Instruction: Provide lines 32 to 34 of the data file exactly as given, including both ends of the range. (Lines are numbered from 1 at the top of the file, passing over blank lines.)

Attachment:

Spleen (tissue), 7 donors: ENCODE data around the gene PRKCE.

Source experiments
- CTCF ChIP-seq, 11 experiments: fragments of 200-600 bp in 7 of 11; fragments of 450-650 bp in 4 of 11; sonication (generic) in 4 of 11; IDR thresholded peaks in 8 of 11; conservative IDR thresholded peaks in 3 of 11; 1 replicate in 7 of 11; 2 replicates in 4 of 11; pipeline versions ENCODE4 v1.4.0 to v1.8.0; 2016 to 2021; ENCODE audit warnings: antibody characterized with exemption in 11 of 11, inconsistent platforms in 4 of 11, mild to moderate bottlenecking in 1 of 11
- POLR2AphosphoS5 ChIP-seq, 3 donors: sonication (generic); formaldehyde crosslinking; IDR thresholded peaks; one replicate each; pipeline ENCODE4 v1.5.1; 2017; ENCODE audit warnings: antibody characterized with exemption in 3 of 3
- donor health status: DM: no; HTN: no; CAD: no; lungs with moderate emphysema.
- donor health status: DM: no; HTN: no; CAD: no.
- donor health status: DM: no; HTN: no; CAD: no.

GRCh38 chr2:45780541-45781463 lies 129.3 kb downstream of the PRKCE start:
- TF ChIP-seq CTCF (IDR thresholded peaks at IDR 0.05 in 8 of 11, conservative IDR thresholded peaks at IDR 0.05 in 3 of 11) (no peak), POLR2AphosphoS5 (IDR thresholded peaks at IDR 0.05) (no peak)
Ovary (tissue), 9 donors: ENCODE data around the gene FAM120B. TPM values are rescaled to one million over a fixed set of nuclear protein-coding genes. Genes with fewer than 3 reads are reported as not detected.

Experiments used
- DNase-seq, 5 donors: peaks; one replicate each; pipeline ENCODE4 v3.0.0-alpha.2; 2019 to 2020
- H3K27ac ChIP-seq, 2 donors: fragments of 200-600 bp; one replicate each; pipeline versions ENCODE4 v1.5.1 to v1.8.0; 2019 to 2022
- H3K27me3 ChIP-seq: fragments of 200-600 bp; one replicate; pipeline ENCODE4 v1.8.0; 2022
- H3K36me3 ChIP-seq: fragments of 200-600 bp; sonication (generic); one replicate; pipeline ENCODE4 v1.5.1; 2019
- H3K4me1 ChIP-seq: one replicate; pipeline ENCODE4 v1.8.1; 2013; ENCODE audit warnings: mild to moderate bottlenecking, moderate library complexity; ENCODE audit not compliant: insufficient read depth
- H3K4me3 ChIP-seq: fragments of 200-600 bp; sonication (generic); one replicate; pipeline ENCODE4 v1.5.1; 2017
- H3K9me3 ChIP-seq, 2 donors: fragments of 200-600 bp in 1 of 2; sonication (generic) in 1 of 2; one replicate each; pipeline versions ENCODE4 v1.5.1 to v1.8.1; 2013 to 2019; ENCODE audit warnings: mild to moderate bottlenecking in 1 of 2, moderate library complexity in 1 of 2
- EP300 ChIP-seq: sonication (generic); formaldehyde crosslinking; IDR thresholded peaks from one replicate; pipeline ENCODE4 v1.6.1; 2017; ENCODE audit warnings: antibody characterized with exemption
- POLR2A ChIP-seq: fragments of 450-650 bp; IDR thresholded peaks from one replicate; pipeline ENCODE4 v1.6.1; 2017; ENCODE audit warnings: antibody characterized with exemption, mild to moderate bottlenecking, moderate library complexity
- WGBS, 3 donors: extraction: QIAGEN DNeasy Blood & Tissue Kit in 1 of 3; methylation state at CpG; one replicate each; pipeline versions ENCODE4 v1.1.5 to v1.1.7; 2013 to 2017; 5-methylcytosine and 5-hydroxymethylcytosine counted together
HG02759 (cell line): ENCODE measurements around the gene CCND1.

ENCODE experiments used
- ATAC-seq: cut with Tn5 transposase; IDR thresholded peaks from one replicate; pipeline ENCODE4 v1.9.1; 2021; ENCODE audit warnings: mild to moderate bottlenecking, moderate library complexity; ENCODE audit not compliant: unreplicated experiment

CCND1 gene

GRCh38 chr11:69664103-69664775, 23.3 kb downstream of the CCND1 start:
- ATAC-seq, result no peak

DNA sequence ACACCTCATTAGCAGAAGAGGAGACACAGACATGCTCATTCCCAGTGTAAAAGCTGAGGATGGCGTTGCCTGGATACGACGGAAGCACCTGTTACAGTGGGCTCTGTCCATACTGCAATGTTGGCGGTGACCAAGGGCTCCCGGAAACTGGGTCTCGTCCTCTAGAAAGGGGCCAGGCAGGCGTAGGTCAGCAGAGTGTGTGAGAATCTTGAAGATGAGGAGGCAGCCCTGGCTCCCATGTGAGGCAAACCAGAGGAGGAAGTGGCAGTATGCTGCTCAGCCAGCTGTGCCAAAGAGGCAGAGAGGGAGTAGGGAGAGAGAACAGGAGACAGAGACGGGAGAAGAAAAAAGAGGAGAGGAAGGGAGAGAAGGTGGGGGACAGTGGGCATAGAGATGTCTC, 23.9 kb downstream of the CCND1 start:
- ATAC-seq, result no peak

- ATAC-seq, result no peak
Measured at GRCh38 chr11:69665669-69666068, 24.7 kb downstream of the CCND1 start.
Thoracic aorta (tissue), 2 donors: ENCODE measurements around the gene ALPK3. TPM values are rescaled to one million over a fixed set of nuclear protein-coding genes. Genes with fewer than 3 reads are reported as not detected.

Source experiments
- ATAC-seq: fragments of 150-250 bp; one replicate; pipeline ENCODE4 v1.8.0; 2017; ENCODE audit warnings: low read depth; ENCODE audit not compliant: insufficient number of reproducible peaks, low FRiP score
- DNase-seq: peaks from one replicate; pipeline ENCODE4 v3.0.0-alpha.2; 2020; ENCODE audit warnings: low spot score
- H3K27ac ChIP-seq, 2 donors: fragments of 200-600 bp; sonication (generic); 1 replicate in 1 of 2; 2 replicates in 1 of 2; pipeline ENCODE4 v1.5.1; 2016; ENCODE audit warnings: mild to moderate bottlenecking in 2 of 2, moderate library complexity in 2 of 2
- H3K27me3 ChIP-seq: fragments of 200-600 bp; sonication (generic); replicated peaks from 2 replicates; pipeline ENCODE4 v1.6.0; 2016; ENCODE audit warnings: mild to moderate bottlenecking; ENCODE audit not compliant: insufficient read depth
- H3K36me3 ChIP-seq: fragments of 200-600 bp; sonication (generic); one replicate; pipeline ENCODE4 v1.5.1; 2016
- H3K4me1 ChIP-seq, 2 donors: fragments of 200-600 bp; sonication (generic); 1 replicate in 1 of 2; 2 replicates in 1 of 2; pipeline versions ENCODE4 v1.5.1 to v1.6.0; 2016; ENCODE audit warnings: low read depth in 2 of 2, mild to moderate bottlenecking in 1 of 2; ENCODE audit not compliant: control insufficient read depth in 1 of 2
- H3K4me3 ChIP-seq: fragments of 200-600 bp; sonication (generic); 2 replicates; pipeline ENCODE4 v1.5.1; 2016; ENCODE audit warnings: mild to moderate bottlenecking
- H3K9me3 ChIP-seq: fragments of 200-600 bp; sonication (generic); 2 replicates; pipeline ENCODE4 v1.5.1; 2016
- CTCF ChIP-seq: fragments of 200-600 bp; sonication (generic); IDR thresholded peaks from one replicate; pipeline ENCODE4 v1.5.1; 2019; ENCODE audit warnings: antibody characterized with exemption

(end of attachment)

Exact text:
Thoracic aorta (tissue), 2 donors: ENCODE measurements around the gene ALPK3. TPM values are rescaled to one million over a fixed set of nuclear protein-coding genes. Genes with fewer than 3 reads are reported as not detected.

Source experiments
- ATAC-seq: fragments of 150-250 bp; one replicate; pipeline ENCODE4 v1.8.0; 2017; ENCODE audit warnings: low read depth; ENCODE audit not compliant: insufficient number of reproducible peaks, low FRiP score